Foraging—The Serendipity of the Find
“Kate could make pretty floral arrangements using only the blossoms from weeds she picked in fields.”
East of Eden, John Steinbeck
Last weekend we went to Elkhorn Slough Reserve for a foraging walk. Under the guidance of Bree Candiloro, a stewardship specialist at the reserve and Dr. Keith Rayburn, a physician who has studied natural medicines we identified thirty-five plants that were used by the Ohlone Indian tribe. Many of the plants served multiple purposes: food, medicinal and utilitarian. Our curated walk took us to areas normally off limits to visitors, from bright sun dappled open spaces, a field lush with natives grasses and then under a canopy of native California oaks we found the vibrant green growth of a forest. We located the ultra hip stinging nettle and after the walk tasted stinging nettle pesto. I was able to bring home some nettles and used them in Lasagna with Stinging Nettle, Asparagus and Peas. Once the nettles are cooked they lose their potent sting and have a mellow grassy, herbaceous taste. It’s really quite amazing to find that so many plants native to California have uses that were discovered centuries ago by the Ohlone Indian tribe.
Foraging for food as a concept is fascinating. I’ve bartered or traded for food on occasion; but usually I spend money to obtain food. The more I’ve learned about foraging the more I wondered–where can you forage? In the United States all land is either owned by a governmental entity or owned privately. I have read articles about foraging ethically and about outlawing foraging. If I were a land owner or concerned about preserving a park, reserve or other open space I can understand the opinion that foragers are trespassing and stealing. It’s easier and faster to go to the farmers market for stinging nettles, ramps and unique mushrooms than finding a spot to forage but certainly not as much fun.
Foraging speaks to the desire of being thrifty and using what is readily available, in season. The serendipity of the find is exciting. And in some ways we all forage or search for treasures: the unblemished fruit at the grocery store, the freshest bread at the bakery, the best Chocolate Chip Cookie recipe, the least expensive fuel for our cars, the magazine without crumpled pages. One of my favorite foraging adventures is a trip to the thrift store. I might find a cookbook or more kitchen gear or I might come home empty handed. A few weeks ago I found a stoneware cookie mold in the image of the sun. I was going to tuck it away with my cookie cutters but with so much sunshine instead of our usual fog I thought it fitting to give it a try. A Google search revealed the the sun mold was once a part of a four piece collection and is no longer being made. I couldn’t believe my luck but wished I had the complete set of four molds. One cookie takes twenty-five minutes to bake and ten minutes to cool before unmolding. I reused the mold while it was still warm otherwise I would have been baking into the night!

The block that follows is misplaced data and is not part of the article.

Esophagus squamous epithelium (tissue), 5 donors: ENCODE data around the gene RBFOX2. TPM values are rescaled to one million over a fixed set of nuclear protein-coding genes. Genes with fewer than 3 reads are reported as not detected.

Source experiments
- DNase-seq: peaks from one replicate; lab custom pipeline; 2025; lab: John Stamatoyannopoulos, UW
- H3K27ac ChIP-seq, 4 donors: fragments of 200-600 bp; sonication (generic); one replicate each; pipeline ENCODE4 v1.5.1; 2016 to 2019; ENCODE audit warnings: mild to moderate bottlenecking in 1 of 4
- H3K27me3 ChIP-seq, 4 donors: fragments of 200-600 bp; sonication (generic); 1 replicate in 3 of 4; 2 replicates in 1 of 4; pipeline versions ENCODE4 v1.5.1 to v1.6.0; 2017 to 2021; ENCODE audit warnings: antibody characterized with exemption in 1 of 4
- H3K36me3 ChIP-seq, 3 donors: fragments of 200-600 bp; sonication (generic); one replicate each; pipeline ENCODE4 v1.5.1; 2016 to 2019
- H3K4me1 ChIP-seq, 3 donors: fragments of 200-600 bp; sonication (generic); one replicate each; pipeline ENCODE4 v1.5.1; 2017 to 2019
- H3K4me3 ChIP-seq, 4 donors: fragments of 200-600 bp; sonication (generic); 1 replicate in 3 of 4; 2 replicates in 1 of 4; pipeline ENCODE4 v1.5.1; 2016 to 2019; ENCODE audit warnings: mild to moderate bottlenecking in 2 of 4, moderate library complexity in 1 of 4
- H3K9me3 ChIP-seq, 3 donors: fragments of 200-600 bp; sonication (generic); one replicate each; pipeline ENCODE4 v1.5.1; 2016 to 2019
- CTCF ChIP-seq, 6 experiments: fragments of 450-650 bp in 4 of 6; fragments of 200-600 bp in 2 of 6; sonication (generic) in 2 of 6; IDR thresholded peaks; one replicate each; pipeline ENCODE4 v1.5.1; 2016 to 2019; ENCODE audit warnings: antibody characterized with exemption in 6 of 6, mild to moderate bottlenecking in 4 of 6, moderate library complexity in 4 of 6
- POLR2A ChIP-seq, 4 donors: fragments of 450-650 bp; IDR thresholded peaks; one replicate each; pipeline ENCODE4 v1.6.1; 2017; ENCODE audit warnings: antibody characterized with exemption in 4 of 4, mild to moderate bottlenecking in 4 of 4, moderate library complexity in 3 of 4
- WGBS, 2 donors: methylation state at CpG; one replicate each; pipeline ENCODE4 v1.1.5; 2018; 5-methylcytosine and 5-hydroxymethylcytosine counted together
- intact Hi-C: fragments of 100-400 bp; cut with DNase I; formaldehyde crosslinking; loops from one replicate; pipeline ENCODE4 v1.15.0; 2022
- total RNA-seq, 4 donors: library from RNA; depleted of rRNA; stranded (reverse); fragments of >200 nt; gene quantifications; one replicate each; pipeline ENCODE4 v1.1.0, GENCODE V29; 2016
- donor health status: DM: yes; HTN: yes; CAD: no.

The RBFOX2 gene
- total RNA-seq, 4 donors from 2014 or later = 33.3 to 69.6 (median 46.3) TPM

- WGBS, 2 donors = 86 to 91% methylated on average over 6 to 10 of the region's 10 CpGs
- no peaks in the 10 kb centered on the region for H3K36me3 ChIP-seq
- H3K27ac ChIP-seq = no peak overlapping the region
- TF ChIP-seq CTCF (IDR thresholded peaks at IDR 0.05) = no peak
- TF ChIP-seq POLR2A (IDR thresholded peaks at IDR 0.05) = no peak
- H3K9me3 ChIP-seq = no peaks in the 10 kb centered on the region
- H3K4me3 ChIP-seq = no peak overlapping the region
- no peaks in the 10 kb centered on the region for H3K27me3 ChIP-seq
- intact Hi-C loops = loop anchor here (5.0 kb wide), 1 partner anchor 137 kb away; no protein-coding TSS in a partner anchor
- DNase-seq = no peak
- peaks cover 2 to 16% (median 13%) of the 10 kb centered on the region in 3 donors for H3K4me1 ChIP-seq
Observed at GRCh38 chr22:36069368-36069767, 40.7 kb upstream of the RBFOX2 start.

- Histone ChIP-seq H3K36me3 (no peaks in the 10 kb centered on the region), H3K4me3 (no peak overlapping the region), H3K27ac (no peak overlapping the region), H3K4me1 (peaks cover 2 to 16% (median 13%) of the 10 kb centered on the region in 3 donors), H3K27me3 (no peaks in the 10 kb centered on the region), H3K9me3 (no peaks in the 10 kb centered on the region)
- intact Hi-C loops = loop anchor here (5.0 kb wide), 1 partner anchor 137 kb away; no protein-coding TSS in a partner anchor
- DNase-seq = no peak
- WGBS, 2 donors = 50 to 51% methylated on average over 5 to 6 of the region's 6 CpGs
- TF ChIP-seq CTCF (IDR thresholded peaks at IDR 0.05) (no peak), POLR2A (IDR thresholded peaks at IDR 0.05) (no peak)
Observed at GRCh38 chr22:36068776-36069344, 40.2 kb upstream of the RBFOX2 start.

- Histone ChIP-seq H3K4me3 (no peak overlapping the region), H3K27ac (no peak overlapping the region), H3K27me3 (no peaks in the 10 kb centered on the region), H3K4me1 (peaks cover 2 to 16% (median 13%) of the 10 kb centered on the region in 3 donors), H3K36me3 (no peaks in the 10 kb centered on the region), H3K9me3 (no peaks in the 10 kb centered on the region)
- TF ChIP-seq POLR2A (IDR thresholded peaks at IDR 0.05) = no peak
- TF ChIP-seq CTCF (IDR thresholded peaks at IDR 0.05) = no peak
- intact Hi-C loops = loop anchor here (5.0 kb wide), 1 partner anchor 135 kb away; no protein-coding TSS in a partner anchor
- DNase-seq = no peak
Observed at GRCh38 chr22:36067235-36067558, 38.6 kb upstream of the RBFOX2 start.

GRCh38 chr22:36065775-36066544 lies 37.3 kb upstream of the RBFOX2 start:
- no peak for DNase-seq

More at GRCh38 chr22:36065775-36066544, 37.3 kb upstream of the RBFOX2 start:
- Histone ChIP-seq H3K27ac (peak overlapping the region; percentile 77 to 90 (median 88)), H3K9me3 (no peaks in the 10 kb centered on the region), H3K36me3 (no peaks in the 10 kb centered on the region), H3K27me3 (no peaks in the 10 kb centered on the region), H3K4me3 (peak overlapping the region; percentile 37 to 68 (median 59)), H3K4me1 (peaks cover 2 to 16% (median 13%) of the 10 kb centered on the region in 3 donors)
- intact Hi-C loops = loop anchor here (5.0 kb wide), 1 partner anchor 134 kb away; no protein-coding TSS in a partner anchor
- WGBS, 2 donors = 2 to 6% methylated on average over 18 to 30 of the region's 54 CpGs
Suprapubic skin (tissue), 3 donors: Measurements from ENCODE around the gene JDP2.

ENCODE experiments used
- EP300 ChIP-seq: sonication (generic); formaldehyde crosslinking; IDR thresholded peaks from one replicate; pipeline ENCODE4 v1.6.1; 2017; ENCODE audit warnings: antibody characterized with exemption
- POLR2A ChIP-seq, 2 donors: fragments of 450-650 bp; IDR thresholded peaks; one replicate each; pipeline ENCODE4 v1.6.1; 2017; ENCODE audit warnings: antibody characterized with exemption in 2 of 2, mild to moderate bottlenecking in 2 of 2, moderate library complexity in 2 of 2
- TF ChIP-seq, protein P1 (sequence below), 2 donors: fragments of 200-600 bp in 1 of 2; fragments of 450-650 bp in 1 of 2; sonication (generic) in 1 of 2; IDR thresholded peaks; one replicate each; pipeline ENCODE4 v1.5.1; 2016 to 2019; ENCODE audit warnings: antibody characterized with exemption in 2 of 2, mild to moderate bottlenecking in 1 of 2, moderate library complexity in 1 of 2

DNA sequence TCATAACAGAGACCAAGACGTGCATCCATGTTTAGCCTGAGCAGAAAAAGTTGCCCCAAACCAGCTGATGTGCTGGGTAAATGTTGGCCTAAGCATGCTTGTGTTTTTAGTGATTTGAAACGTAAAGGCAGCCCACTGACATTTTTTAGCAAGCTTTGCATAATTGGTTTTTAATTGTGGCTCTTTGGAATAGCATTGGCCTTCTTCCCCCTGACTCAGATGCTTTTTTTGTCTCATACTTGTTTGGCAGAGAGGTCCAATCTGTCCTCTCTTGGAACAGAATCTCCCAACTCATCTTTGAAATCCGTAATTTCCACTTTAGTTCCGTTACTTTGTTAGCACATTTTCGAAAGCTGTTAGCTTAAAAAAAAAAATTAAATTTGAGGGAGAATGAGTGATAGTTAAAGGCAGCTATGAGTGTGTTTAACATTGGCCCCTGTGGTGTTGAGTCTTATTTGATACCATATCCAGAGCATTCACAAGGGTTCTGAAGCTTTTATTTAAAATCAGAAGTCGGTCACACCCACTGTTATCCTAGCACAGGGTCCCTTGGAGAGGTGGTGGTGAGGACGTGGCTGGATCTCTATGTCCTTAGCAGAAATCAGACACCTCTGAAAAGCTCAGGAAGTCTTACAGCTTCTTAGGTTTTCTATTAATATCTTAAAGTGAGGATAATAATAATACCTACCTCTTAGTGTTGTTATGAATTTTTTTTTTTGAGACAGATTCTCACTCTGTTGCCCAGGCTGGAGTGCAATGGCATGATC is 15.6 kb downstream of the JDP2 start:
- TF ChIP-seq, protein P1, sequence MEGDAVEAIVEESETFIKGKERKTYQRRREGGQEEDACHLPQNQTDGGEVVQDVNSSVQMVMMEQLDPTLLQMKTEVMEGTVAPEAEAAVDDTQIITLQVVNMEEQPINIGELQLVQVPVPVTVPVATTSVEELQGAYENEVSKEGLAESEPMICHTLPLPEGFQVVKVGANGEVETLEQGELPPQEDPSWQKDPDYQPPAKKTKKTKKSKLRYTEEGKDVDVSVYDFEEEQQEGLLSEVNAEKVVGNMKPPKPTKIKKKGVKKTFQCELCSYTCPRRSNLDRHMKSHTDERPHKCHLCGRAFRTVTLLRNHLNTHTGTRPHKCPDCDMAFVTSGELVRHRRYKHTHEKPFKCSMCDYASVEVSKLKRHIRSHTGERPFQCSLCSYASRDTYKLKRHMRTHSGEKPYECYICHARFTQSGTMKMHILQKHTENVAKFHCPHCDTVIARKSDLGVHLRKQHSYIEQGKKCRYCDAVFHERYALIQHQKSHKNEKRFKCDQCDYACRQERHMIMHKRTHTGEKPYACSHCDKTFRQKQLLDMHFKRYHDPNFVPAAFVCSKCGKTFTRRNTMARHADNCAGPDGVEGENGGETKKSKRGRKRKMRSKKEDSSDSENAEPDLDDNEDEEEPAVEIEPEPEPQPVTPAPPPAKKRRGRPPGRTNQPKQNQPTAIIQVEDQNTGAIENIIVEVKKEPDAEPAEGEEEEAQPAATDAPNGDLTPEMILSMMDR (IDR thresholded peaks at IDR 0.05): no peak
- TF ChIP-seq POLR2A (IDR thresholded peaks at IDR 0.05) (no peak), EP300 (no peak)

A crisp, buttery shortbread cookie with tiny bursts of crunch from cornmeal is reminiscent of a sunny spring day. I adapted a recipe from Martha Stewart for my Citrus Shortbread with Cornmeal cookies. I wanted a naturally yellow shortbread cookie dough to fill my sun mold. The pale yellow semolina flour can be replaced with regular flour as in the original Martha Stewart recipe. Use finely milled cornmeal or your shortbread will have a grainy texture. I also used a sunny yellow Irish butter in the recipe. Shortbread is all about the butter; use the best quality you can.
|1C||unsalted butter, room temperature|
|2t||vanilla paste OR vanilla extract|
|11/2C||all purpose flour|
|1/4C||finely ground cornmeal|
- Preheat oven to 350°. Line a sheet pan with parchment, set aside.
- In the bowl of a stand mixer mix fitted with the paddle attachment mix the butter and powdered sugar until light and creamy, approximately 2-3 minutes. Add the vanilla and zest, mixing to combine. Add the flours, cornmeal and salt and mix throughly, stopping to scrape down bottom and side of the bowl.
- If using a cookie mold fill 3/4 full of dough, spreading evenly across the entire mold. The shortbread must be throughly cooked in the middle for the cookie to release from the mold. The sun mold I used took 25 minutes. The shortbread will be a toasty brown around the edges of the mold. Let the mold cool for 10 minutes then turn over and tap the edge of the mold against the table or counter to release the cookie. Cool throughly on a wire rack.
- Alternately, roll the dough into two logs and then wrap in plastic or wax paper and chill throughly. Cut the chilled logs into 1/3” thick cookies and place on the prepared cookie sheet. Bake cookies 18-20 minutes. When done the cookies will have lightly browned edges and the middle will be set. Cool on tray for 3-5 minutes, then remove cookies to wire rack to finish cooling.
I am excited to share that an article I authored is published in the Spring issue of Anthology magazine. Salt of the Earth is the story of Joy Colangelo and Jessica Baer who gather salt water from Monterey Bay for their product, Monterey Bay Sea Salt. Athena’s lyrical photographs meld with my story to tell the tale of the mermaids of Monterey Bay. I hope you enjoy the article!